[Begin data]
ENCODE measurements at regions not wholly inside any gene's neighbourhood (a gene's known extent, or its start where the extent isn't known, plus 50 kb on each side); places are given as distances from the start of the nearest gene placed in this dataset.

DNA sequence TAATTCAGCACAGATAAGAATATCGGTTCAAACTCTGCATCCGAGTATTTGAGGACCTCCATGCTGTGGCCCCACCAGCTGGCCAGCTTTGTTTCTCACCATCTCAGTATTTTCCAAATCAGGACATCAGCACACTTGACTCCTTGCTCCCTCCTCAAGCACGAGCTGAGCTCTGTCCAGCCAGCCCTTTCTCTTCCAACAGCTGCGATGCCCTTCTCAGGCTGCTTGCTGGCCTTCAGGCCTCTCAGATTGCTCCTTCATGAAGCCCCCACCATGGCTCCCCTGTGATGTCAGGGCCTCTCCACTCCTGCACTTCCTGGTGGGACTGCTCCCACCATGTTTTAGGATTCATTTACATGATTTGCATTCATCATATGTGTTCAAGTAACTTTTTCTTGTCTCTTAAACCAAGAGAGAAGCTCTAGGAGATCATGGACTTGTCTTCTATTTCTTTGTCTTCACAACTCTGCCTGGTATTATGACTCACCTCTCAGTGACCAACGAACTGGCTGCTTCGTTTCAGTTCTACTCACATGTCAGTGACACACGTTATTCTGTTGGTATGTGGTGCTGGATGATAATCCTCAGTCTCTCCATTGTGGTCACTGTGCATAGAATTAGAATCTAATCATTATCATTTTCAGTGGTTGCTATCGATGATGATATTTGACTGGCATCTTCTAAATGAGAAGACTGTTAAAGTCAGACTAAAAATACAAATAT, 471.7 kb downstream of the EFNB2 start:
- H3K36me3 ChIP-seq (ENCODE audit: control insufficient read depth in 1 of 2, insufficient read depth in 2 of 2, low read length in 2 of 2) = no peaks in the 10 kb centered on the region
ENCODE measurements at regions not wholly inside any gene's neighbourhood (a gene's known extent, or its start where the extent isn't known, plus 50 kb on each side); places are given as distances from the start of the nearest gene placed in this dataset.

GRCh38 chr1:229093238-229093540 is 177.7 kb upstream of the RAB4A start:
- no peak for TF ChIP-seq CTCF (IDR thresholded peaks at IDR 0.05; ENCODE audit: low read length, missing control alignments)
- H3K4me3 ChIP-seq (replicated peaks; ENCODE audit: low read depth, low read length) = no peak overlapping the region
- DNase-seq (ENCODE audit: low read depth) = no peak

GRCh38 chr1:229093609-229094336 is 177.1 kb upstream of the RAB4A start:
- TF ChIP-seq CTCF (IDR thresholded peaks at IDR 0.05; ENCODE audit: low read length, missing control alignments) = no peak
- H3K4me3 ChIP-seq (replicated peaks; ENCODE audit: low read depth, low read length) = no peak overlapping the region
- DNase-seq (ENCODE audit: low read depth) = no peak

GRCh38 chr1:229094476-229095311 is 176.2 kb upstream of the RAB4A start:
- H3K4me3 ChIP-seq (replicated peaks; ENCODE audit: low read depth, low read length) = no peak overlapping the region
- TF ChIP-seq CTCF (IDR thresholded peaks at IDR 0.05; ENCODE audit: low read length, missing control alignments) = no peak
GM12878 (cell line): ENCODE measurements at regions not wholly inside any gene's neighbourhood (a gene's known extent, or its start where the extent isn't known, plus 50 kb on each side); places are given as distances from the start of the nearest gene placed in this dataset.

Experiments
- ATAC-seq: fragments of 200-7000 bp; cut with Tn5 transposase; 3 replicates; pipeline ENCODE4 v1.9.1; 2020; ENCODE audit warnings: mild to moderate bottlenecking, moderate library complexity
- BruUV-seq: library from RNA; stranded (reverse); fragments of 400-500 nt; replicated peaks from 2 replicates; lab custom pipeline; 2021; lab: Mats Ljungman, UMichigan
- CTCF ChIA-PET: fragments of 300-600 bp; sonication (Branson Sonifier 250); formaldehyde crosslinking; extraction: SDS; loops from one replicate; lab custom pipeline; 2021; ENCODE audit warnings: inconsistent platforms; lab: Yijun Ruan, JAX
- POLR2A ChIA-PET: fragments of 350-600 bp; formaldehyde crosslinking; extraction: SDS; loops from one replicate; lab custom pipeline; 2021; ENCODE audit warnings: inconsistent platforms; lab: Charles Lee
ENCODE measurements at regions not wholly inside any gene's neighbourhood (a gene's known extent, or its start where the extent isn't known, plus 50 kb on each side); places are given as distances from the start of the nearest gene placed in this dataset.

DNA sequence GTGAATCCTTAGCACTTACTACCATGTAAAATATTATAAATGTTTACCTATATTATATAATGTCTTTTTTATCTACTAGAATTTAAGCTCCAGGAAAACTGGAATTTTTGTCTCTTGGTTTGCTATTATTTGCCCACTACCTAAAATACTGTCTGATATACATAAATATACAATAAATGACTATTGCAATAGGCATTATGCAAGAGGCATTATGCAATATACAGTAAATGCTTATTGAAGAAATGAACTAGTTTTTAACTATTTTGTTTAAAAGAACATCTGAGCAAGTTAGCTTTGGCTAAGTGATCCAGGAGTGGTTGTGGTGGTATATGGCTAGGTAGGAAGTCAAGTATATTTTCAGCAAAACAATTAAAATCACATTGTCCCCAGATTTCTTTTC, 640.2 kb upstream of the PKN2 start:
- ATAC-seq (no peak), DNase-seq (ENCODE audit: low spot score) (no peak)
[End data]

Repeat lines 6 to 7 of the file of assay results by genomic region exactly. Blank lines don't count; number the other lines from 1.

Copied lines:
- no peak for TF ChIP-seq CTCF (IDR thresholded peaks at IDR 0.05; ENCODE audit: low read length, missing control alignments)
- H3K4me3 ChIP-seq (replicated peaks; ENCODE audit: low read depth, low read length) = no peak overlapping the region